Artists Space

Beverly Buchanan, 1978 – 1981

Book Launch & Discussion
March 25, 2015, 7pm

In 1981, Ana Mendieta organized Dialectics of Isolation: An Exhibition of Third World Women Artists of the United States at A.I.R. Gallery, a cooperative exhibition space for women located at 97 Wooster Street in Manhattan. Including works by Howardena Pindell, Senga Nengudi, and Beverly Buchanan, among others, the exhibition, in Mendieta’s words, “points not necessarily to the injustice or incapacity of a society that has not been willing to include us, but more towards a personal will to continue being ‘other.’”

Installation view of several cast concrete blocks arranged on top of one another and leaning against each other, in two groups, standing on a wood floor.
Beverly Buchanan, slab works, c. 1978–1980. Cast concrete sculptures with acrylic paint. Dimensions unknown. Courtesy the Frances Mulhall Achiles Library, Artist File, Whitney Museum of American Art. [Installation view of several cast concrete blocks arranged on top of one another and leaning against each other, in two groups, standing on a wood floor.]

This public discussion starts by looking at three of Buchanan’s cast concrete works made in 1978 and included in Dialectics of Isolation. Part of a larger series titled *Frustula, these sculptures complicate art historical schisms between formalism, biography, and identity. Artist Howardena Pindell, art historian Andy Campbell, and Romare Bearden Foundation co-director Diedra Harris-Kelley will take up the stakes of Buchanan’s work, which speaks to larger questions regarding the role of artist-run or cooperative spaces in New York during these years (specifically A.I.R. and Cinque Gallery), as well as the ways in which post- minimalism and site-specificities interplay with histories of marginalization.

This discussion is organized in collaboration with the launch of Beverly Buchanan 1978 – 1981, a book initiated by the artist Park McArthur. Published by Athénée Press and indexing Buchanan’s concrete sculptures for the first time, the book features a republished text by curator Lowery Stokes Sims, a poem by Alice Lovelace, and design by Jake Hobart.

Beverly Buchanan, 1978 – 1981
With contributions by Beverly Buchanan, Lowery Stokes Sims, Jennifer Burris, and Park McArthur
Graphic design by Jake Hobart
Published by Athénée Press, Mexico City
Printed duotone with four-color cover and sleeve, 96 pages
ISBN 9780986205903

In the summer of 1977, following a ten-year career as a public health educator in the Bronx and East Orange, New Jersey, Beverly Buchanan exhibited a selection of cast concrete sculptures at Truman Gallery on 38 East 57th Street. Three years later, in 1980, she received a Guggenheim Fellowship to create a large-scale public artwork using similar techniques in the Marshes of Glynn in Brunswick, Georgia. Following Lucy Lippard’s politicization of Land Art and earthworks, Beverly Buchanan, 1978 –1981 looks at the social and aesthetic propositions of Buchanan’s art practice from these formative years. Through the economic, social, and historical networks that constitute Buchanan’s sculptures, this book explores how the artist’s memorials, mounds, and living fields intersect with life in the American South.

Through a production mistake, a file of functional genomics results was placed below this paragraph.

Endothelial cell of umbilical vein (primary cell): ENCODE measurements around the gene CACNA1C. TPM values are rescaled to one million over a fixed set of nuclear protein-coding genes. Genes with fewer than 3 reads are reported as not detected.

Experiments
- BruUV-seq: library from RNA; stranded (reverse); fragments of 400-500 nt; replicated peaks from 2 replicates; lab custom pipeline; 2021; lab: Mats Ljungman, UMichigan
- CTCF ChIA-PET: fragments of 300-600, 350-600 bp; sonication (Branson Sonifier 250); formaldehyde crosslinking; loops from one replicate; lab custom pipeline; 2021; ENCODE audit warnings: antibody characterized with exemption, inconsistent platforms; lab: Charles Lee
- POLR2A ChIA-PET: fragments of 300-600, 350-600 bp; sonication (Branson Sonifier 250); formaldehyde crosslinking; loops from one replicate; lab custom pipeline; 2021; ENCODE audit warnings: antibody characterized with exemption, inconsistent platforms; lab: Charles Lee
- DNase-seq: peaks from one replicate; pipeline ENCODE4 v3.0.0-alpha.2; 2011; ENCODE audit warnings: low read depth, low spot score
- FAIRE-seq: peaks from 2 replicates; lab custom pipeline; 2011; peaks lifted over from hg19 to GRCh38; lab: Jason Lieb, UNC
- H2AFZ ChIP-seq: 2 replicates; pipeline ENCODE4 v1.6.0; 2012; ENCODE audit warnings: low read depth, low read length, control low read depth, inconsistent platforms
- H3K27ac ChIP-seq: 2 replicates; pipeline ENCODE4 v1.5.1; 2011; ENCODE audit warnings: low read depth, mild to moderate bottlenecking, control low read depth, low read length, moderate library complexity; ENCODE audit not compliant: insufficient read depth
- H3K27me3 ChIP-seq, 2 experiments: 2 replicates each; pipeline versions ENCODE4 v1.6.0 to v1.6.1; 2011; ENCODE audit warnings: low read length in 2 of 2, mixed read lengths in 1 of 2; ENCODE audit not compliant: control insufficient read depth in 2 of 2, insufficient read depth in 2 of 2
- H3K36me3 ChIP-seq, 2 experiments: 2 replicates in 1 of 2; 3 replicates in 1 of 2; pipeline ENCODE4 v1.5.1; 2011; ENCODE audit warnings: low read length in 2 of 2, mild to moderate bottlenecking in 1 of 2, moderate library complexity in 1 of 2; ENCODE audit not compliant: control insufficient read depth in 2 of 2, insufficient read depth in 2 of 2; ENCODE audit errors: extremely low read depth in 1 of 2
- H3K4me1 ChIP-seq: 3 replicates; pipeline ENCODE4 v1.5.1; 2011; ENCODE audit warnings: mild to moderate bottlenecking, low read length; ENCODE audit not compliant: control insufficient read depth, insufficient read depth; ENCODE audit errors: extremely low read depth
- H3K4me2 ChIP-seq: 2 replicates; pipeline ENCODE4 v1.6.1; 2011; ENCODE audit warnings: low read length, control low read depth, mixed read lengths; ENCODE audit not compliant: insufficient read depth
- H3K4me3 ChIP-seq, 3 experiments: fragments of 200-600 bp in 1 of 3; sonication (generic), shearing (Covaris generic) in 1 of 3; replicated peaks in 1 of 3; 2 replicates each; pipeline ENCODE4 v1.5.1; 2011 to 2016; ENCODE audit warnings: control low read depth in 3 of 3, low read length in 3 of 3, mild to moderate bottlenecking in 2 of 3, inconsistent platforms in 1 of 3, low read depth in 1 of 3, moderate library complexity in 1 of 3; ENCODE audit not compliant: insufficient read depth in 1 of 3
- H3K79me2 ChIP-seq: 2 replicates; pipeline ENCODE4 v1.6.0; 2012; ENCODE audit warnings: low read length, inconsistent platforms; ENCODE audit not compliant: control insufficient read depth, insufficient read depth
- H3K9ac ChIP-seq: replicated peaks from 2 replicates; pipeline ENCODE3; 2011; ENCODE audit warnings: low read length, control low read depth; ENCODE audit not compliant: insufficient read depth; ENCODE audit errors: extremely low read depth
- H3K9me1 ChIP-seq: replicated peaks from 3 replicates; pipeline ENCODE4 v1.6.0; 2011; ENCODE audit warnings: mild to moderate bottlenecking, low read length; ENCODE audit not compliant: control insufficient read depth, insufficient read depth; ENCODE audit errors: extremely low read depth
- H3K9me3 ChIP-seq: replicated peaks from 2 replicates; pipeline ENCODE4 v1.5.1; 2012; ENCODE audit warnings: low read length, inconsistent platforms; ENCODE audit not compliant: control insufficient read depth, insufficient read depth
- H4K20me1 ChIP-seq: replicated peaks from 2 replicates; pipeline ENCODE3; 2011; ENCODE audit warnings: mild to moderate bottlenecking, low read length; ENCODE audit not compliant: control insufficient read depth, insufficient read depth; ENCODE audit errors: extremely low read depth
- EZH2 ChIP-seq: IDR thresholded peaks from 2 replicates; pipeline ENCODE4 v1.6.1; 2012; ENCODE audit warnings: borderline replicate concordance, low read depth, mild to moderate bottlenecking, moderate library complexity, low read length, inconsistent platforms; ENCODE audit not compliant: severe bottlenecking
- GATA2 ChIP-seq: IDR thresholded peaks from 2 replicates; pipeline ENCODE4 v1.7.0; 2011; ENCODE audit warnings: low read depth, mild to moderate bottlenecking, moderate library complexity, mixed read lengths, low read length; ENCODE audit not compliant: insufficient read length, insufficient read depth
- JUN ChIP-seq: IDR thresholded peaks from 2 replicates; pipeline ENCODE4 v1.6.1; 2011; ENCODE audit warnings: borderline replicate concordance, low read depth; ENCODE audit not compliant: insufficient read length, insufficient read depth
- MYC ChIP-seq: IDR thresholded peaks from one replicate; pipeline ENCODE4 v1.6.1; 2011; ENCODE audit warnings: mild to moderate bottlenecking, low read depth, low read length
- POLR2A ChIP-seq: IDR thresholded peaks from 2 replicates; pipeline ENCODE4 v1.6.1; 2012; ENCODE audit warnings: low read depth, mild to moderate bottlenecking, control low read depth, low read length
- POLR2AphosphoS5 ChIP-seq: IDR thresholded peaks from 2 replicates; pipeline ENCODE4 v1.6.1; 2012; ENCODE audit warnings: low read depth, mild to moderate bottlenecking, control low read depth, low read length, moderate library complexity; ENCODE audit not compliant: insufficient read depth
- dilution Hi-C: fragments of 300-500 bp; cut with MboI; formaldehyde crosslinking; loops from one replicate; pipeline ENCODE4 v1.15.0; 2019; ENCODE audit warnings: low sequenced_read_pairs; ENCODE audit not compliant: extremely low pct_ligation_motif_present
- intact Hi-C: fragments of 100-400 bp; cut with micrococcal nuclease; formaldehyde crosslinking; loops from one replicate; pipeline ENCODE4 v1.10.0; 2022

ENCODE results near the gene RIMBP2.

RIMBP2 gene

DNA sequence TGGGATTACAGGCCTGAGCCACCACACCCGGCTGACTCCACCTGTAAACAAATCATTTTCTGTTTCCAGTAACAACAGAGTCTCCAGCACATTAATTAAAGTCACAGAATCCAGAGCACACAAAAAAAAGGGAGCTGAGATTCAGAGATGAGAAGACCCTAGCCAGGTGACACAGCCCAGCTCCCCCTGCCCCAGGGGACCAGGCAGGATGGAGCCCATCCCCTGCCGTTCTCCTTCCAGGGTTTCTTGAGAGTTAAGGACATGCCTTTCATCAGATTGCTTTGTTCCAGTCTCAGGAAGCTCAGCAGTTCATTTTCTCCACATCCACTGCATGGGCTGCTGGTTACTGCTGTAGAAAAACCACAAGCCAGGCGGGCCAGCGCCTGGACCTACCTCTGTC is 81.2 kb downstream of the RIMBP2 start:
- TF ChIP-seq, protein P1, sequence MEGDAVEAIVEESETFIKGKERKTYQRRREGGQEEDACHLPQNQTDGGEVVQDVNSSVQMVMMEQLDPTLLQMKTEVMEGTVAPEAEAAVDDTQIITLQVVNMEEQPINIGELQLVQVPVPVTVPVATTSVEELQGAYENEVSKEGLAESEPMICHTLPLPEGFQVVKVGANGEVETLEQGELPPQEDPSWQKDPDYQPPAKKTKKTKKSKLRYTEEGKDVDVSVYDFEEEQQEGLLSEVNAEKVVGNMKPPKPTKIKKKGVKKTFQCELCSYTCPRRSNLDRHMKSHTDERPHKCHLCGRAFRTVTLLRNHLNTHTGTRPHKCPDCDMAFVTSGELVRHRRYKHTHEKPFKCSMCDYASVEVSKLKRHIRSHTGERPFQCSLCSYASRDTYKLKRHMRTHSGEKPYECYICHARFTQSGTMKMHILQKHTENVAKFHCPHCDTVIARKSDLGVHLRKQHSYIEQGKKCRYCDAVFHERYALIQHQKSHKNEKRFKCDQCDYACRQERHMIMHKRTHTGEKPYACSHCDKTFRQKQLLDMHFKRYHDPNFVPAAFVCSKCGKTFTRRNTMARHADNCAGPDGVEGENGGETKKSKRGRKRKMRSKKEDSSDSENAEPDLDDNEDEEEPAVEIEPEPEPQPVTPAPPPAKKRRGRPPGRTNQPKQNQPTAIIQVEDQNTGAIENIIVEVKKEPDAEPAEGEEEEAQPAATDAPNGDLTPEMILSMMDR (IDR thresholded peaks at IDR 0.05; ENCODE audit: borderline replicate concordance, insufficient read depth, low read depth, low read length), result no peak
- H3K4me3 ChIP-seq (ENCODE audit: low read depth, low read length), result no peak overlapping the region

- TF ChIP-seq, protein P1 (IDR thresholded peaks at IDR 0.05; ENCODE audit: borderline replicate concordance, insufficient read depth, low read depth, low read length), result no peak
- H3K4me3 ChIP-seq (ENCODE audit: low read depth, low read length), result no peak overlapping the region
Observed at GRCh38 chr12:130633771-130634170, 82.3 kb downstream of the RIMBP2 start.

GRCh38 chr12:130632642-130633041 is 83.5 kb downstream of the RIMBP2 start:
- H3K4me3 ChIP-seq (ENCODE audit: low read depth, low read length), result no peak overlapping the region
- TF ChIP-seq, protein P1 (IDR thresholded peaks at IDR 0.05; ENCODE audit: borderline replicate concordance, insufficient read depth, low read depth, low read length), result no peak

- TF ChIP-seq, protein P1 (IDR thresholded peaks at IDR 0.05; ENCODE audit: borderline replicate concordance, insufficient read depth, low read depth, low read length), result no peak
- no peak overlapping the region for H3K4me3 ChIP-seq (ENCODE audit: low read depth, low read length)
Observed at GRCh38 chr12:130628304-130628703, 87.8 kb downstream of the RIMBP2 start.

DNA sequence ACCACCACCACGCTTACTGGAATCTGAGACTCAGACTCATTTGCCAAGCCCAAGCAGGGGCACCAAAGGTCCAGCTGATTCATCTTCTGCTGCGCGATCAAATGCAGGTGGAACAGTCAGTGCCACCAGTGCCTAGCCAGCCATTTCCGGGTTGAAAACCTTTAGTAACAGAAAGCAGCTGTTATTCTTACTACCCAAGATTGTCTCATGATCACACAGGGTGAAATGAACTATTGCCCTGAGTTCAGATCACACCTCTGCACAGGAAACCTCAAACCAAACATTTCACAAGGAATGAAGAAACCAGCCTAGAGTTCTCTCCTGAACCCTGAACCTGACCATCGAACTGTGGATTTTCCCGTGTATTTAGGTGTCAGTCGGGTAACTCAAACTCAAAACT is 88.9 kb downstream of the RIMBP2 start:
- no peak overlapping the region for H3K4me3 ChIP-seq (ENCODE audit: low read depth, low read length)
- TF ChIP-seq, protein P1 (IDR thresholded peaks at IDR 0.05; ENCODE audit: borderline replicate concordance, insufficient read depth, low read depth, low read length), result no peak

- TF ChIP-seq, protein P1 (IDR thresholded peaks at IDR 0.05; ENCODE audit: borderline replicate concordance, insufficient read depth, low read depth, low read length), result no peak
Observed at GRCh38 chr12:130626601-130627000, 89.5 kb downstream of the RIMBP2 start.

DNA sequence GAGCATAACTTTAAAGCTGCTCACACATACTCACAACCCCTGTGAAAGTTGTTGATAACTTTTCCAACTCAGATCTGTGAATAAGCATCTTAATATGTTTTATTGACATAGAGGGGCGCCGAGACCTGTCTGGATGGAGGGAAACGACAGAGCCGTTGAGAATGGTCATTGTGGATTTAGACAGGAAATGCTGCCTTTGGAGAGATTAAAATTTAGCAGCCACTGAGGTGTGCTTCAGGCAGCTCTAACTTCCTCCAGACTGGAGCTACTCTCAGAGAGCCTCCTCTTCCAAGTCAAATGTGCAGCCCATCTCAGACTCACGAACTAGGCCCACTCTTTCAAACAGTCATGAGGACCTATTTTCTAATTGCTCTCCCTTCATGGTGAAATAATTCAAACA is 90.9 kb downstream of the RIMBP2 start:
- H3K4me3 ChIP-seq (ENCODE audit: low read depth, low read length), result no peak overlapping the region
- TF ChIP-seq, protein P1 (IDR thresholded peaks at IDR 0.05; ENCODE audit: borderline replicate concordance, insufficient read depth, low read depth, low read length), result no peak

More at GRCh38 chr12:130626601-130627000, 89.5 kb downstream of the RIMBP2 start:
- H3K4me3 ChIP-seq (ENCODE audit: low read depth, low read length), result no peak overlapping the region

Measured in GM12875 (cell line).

Beverly Buchanan is an artist based in Ann Arbor who explores Southern vernacular architecture in multiple mediums, encompassing sculpture, photography, drawing, and site-specific installation. Her work is held in the permanent collections of The Metropolitan Museum of Art, New York; the Whitney Museum of American Art, New York; and the High Museum of Art, Atlanta.

Park McArthur is an artist living and working in New York. Her most recent exhibitions took place at ESSEX STREET, New York, Yale Union, Portland, OR and Galerie Lars Friedrich, Berlin. Her writing, which focuses on dependency and autonomy and care, has been published in Women & Performance: a journal of feminist theory with Tina Zavitsanos, and The Happy Hypocrite. She is a 2015 Wynn Newhouse Award recipient.

Jennifer Burris is a curator and writer based in Mexico City, where she is director of Athénée Press. Previously, she was the 2011-2013 Whitney-Lauder Curatorial Fellow at the ICA at the University of Pennsylvania. She has a PhD from the University of Cambridge, and in 2010-2011 was a Helena Rubinstein Curatorial Fellow in the Whitney Independent Study Program.

Howardena Pindell is an artist living and working in New York. She received an MFA from Yale University and holds honorary doctorates from Massachusetts College of Art, Boston and Parsons School of Design, New York. Pindell has taught at Stony Brook University, SUNY since 1979. She has received numerous grants and awards including a Guggenheim Fellowship and a grant from the Joan Mitchell Foundation.

Diedra Harris-Kelley is an artist and Co-Director of the Romare Bearden Foundation. She earned an MFA from University of Michigan, Ann Arbor. Harris-Kelley is currently teaching a seminar on Romare Bearden at Columbia University and has previously taught studio art at New York University and Parsons School of Design. From 2009 – 2012 she was a member of the curatorial team at Jazz at Lincoln Center.

Andy Campbell, Ph.D., is a Critic-In-Residence with the Core Program (Glassell School of Art/Museum of Fine Arts, Houston) and an instructor of LGBTQ studies at Rice University. Recent and forthcoming publications focus on women's lands and photography, Wu Tsang's full body quotation as a performance tactic, and Dean Sameshima's connect the dot paintings. His writings and reviews appear in Artforum, Aperture, Modern Painters, and others.